The backsheet 30 may be impervious to low surface tension fluids (e.g., menses, urine, and/or runny feces). The backsheet 30 may be manufactured from a thin plastic film, although other flexible liquid impervious materials may also be used. The backsheet 30 may prevent the exudates absorbed and contained in the absorbent core from wetting articles which contact the absorbent article such as bedsheets, pants, pajamas and undergarments. The backsheet 30 may comprise a woven or nonwoven material, polymeric films such as thermoplastic films of polyethylene or polypropylene, or composite materials such as a film-coated nonwoven material or a film-nonwoven laminate. A suitable backsheet 30 is a polyethylene film having a thickness of from about 0.012 mm (0.5 mils) to about 0.051 mm (2.0 mils). Exemplary polyethylene films are manufactured by Clopay Corporation of Cincinnati, Ohio, under the designation P18-1401 and by Tredegar Film Products of Terre Haute, Ind., under the designation XP-39385. The backsheet 30 may be embossed and/or matte finished and provides a more cloth-like appearance. Further, the backsheet may permit vapors to escape from the absorbent core (i.e., the backsheet is breathable) while still preventing exudates from passing through the backsheet 30. The size of the backsheet 30 is dictated by the size of the absorbent core and the exact absorbent article design selected. In certain embodiments, backsheet 30 may comprise the light-weight nonwoven laminate with a hydrophobic surface coating disposed thereon, as described in greater detail below.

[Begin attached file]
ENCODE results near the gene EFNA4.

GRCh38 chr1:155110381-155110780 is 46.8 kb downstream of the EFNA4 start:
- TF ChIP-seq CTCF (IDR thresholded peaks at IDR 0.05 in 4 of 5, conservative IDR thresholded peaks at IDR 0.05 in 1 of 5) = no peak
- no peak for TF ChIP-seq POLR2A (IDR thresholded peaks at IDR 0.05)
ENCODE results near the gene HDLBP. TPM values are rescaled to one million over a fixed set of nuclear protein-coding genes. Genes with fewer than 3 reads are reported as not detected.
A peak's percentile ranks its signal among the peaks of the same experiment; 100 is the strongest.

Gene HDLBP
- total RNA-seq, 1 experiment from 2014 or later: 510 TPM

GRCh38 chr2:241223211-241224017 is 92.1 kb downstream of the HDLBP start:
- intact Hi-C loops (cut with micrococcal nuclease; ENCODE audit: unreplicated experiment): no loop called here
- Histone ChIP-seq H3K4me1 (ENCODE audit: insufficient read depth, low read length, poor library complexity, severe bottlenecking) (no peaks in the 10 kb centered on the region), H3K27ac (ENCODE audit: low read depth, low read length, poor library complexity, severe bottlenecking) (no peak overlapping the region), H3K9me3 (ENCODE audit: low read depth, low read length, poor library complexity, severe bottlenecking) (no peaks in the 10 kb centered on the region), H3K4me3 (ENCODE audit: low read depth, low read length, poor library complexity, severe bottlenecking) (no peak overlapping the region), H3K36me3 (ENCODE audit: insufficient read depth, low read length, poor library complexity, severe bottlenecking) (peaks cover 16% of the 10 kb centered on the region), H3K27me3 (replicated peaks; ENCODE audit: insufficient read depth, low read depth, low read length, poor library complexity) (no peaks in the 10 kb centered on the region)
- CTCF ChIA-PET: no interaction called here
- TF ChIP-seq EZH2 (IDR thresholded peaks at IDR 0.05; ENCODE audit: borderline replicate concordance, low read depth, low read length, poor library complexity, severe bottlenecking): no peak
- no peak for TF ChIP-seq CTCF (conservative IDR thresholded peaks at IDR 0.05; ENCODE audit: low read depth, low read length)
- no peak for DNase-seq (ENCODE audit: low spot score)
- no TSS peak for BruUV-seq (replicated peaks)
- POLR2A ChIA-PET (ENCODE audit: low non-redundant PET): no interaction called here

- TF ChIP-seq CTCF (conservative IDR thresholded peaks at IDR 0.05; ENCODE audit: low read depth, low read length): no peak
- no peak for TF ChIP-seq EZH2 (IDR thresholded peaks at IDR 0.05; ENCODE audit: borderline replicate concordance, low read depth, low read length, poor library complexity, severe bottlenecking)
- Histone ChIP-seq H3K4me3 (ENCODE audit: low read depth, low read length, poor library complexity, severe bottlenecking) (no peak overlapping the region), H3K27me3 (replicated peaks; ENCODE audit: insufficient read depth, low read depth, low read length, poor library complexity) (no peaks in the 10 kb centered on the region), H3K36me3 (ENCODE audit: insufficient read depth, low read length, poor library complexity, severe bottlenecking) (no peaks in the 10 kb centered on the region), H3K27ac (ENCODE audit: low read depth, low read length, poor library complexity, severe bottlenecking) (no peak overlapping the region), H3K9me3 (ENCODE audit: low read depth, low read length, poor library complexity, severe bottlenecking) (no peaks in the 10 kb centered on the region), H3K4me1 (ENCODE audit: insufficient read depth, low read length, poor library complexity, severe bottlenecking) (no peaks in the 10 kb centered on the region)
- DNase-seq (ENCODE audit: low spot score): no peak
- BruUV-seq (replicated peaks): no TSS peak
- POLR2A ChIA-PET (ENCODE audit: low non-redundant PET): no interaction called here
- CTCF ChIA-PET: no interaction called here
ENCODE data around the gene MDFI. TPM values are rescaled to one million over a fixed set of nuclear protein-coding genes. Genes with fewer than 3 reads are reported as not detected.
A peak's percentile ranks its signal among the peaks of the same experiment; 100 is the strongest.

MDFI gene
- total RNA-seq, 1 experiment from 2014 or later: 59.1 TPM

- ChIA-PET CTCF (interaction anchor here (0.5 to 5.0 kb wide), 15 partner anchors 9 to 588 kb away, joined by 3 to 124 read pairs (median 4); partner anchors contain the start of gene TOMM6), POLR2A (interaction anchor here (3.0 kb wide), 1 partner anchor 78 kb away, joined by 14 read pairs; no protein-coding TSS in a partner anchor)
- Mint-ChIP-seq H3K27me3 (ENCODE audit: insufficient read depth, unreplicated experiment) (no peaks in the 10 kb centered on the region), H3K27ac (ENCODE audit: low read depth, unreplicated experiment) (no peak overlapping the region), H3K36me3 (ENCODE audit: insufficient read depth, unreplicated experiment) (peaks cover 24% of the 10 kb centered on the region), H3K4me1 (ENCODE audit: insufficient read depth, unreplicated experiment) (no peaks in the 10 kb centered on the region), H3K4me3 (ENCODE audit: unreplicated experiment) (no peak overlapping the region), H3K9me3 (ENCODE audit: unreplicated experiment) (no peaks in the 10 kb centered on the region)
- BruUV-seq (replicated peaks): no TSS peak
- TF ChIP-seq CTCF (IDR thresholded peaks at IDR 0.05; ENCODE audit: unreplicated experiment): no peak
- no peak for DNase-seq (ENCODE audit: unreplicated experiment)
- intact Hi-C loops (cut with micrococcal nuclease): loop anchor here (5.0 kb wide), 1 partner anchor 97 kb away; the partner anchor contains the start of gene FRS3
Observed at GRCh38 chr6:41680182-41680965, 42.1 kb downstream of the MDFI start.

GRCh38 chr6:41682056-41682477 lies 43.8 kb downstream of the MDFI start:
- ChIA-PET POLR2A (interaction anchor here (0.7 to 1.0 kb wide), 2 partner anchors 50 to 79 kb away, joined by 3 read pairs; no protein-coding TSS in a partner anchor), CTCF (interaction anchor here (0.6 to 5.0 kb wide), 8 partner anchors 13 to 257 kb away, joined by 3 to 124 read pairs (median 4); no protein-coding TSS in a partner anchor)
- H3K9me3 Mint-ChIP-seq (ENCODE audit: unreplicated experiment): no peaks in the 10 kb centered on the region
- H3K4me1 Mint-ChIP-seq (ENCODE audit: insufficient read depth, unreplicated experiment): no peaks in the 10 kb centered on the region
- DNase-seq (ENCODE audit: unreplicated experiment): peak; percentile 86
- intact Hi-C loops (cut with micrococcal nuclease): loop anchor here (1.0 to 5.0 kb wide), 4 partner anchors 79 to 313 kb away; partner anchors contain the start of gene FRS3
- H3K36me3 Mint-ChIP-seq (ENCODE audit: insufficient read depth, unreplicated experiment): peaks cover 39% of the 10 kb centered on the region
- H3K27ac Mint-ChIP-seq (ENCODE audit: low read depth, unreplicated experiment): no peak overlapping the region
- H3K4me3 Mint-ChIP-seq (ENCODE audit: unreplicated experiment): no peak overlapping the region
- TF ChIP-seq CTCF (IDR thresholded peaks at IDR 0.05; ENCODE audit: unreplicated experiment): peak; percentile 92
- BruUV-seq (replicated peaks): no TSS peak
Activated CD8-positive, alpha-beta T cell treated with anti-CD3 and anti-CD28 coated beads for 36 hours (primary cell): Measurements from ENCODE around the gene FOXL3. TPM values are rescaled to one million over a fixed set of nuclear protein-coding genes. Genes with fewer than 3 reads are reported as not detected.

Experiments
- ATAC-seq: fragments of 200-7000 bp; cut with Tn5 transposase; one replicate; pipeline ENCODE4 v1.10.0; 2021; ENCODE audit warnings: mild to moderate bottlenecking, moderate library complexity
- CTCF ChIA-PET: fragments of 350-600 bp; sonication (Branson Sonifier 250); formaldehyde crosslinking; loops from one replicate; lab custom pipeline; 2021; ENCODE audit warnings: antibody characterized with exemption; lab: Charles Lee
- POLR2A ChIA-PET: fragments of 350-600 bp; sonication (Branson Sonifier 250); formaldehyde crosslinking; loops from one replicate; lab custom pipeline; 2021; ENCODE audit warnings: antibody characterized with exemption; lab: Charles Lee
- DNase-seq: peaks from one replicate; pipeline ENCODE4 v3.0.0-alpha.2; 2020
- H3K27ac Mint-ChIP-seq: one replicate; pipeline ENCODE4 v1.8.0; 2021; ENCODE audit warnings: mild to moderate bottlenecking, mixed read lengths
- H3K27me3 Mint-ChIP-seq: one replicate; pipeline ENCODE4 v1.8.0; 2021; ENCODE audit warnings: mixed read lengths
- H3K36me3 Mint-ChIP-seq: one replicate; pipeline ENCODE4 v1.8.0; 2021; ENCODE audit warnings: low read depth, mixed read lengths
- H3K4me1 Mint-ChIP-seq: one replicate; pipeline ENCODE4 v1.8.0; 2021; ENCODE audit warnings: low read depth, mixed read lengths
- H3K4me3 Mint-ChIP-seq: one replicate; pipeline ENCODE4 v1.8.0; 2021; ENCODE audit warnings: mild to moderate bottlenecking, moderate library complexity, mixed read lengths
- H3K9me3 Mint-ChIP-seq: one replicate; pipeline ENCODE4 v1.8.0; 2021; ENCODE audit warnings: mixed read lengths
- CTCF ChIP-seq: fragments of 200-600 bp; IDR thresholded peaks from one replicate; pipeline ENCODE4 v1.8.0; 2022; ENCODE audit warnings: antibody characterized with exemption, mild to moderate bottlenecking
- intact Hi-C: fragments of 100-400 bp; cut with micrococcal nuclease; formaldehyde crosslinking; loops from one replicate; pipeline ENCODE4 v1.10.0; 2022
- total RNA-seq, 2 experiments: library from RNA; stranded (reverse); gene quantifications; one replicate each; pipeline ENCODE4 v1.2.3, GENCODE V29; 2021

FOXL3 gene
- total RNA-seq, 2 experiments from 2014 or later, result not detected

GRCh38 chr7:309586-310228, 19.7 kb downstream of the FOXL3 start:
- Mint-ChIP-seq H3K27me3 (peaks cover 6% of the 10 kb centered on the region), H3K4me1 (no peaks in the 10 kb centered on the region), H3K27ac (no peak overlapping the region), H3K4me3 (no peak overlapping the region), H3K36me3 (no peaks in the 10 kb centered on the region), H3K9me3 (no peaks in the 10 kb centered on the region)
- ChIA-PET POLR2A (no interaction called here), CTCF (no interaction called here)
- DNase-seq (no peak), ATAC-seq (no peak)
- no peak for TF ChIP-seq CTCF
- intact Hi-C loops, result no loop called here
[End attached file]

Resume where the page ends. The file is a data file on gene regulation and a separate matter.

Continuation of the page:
The backsheet 30 and the first topsheet 20 are positioned adjacent the garment surface and the body surface, respectively, of the absorbent core 40. The absorbent core 40 may be joined with the topsheet 20, the backsheet 30, or both in any manner as is known by attachment means such as those well known in the art. However, embodiments of the present invention are envisioned wherein portions of the entire absorbent core 40 are unattached to one or both of the topsheet 20 and the backsheet 30.

For example, the backsheet 30 and/or the first topsheet 20 may be secured to the absorbent core 40 or to each other by a uniform continuous layer of adhesive, a patterned layer of adhesive, or an array of separate lines, spirals, or spots of adhesive. Adhesives which have been found to be satisfactory are manufactured by Bostik-Findley of Milwaukee, Wis. under the designation HL-24012031. The attachment means may comprise an open pattern network of filaments of adhesive as is disclosed in U.S. Pat. No. 4,573,986. An exemplary attachment means of an open pattern network of filaments comprises several lines of adhesive filaments swirled into a spiral pattern such as illustrated by the apparatus and method shown in U.S. Pat. Nos. 3,911,173, 4,785,996, and 4,842,666. Alternatively, the attachment means may comprise heat bonds, pressure bonds, ultrasonic bonds, dynamic mechanical bonds, or any other suitable attachment means or combinations of these attachment means as are known in the art.